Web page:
Sergei Ryabkov told Russian news agency TASS that there was an American saying that goes “If it’s not broke, don’t fix it.”
“That’s what I would like to address to the colleagues in the United States,” the Russian diplomat said.
The approach of calls for fixing the Iran deal “seems to be a wrong way to follow as the existing documents are working quite efficiently,” he said of the deal, the Joint Comprehensive Plan of Action (JCPOA).
Iran is fully compliant with the deal, while the US is not, Ryabkov said. “What is to be improved in this context is the implementation of the existing agreements by the US side,” he added.
He also noted that by fully upholding their end of the bargain, the Iranians “have passed the ball to the US side.”
The parties to the JCPOA are Iran, Russia, the US, China, France, the United Kingdom, and Germany. They struck the deal in July 2015 and then took it to the United Nations Security Council, where it was unanimously endorsed in a resolution and effectively became international law.
But the administration of US President Donald Trump, which took office a year after the deal had begun being implemented, has been crying foul. In a speech on Friday, Trump said he was “directing my administration to work closely with Congress and our allies to address the deal’s many serious flaws.”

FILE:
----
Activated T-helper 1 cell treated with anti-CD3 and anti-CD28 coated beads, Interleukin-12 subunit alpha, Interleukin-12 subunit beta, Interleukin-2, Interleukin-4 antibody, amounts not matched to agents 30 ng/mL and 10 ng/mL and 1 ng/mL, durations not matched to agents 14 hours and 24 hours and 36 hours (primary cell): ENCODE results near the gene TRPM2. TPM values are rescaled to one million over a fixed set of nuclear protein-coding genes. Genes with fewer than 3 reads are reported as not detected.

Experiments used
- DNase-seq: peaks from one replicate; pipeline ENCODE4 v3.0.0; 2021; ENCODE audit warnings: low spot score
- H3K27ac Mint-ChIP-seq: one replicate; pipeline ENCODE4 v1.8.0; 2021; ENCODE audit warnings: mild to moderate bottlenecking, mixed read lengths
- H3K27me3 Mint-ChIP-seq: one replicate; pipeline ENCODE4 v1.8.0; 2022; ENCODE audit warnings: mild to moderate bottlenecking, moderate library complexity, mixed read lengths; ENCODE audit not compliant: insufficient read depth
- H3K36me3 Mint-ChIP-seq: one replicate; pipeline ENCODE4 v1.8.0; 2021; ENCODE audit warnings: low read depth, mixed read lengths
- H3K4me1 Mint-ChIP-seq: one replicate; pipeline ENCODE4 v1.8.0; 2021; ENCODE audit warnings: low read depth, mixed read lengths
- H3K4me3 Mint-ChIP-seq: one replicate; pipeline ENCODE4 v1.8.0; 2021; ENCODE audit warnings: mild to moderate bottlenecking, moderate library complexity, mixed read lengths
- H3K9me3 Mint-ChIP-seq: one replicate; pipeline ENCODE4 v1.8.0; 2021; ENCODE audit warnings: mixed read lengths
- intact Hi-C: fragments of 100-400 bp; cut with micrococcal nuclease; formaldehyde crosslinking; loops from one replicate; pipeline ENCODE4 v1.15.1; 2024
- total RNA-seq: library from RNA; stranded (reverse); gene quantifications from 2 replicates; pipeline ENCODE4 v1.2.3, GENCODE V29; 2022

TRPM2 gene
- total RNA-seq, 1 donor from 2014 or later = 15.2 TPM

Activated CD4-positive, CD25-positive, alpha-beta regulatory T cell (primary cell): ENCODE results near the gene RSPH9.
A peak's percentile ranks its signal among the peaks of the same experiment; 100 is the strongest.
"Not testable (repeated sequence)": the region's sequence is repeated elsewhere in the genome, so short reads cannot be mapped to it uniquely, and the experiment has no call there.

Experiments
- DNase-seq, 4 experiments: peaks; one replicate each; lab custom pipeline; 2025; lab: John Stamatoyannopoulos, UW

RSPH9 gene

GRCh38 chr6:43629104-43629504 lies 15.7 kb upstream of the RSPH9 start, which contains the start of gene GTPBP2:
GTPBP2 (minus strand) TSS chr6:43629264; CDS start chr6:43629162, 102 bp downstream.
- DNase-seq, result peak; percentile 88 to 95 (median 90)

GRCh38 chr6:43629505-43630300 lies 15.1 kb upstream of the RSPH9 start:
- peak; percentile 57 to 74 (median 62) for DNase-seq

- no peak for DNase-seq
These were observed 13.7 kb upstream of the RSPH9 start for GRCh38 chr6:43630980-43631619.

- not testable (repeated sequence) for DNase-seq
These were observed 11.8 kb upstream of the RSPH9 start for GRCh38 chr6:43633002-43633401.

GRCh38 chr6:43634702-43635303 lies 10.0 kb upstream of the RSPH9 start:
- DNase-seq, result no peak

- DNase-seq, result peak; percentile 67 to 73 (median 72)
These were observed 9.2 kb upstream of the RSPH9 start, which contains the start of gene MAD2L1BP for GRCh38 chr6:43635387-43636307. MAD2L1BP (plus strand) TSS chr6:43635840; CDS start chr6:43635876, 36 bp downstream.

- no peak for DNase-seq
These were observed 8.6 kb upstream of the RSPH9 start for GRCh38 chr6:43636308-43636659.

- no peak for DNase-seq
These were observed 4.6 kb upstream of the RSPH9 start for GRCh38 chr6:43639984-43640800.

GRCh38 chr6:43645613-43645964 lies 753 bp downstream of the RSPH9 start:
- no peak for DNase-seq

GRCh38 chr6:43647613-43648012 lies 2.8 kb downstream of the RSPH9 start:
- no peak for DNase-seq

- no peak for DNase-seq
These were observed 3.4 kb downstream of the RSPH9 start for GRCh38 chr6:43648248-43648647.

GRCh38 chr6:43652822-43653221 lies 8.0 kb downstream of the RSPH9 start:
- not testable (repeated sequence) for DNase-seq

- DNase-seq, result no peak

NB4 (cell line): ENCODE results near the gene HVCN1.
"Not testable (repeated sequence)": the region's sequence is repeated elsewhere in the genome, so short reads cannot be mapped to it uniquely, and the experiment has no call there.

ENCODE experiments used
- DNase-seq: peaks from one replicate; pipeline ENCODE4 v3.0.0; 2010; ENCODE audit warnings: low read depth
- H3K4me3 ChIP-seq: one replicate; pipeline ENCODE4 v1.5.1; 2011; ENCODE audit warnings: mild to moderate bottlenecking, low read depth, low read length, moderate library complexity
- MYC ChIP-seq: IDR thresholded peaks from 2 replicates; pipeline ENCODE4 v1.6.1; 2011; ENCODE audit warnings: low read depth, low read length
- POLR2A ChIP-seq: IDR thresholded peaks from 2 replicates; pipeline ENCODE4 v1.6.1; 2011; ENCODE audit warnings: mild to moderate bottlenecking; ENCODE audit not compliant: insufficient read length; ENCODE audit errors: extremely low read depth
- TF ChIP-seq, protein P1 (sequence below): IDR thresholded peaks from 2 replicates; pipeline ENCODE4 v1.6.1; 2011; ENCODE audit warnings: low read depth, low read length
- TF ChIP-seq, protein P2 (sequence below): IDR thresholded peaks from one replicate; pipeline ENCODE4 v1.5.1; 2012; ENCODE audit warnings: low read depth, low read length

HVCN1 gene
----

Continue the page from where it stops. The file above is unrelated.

Trump and other US officials had also in the past talked of amending certain aspects of the deal, which would technically require reopening negotiations. Iran has been clear that renegotiating is not an option.
France ‘opposed to tougher approach to Iran’
Separately, French President Emmanuel Macron said on Sunday that he was opposed to a “tougher” approach toward Iran.
Speaking to TF1 and LCI in his first live TV interview since taking office, the French president said he had told Trump not to scrap the Iran deal.
The US president had threatened on a number of occasions while campaigning for office that he would “rip up” the JCPOA.
Macron said Trump “wants to get tougher with Iran. I told him I thought this was the wrong approach because we have to look where we are now with [North] Korea.”
The French leader said he had criticized the US president’s Iran policy as a “bad method.”
He also threw his weight behind Iran’s nuclear accord and spoke of imminent plans to visit the country.
But in further remarks, he said, “What I told him (Trump) was not to tear up the deal. After that I told him, ‘Let’s have a demanding dialog, let’s continue to conduct checks, but let’s be much more demanding with Iran on its ballistic [missile] activity.’”
The Trump administration has long railed against Iran’s missile activities and regional behavior.
In his Friday speech, Trump said those issues have to be addressed. He also said he was not certifying Iranian compliance with the deal, as required under domestic US law.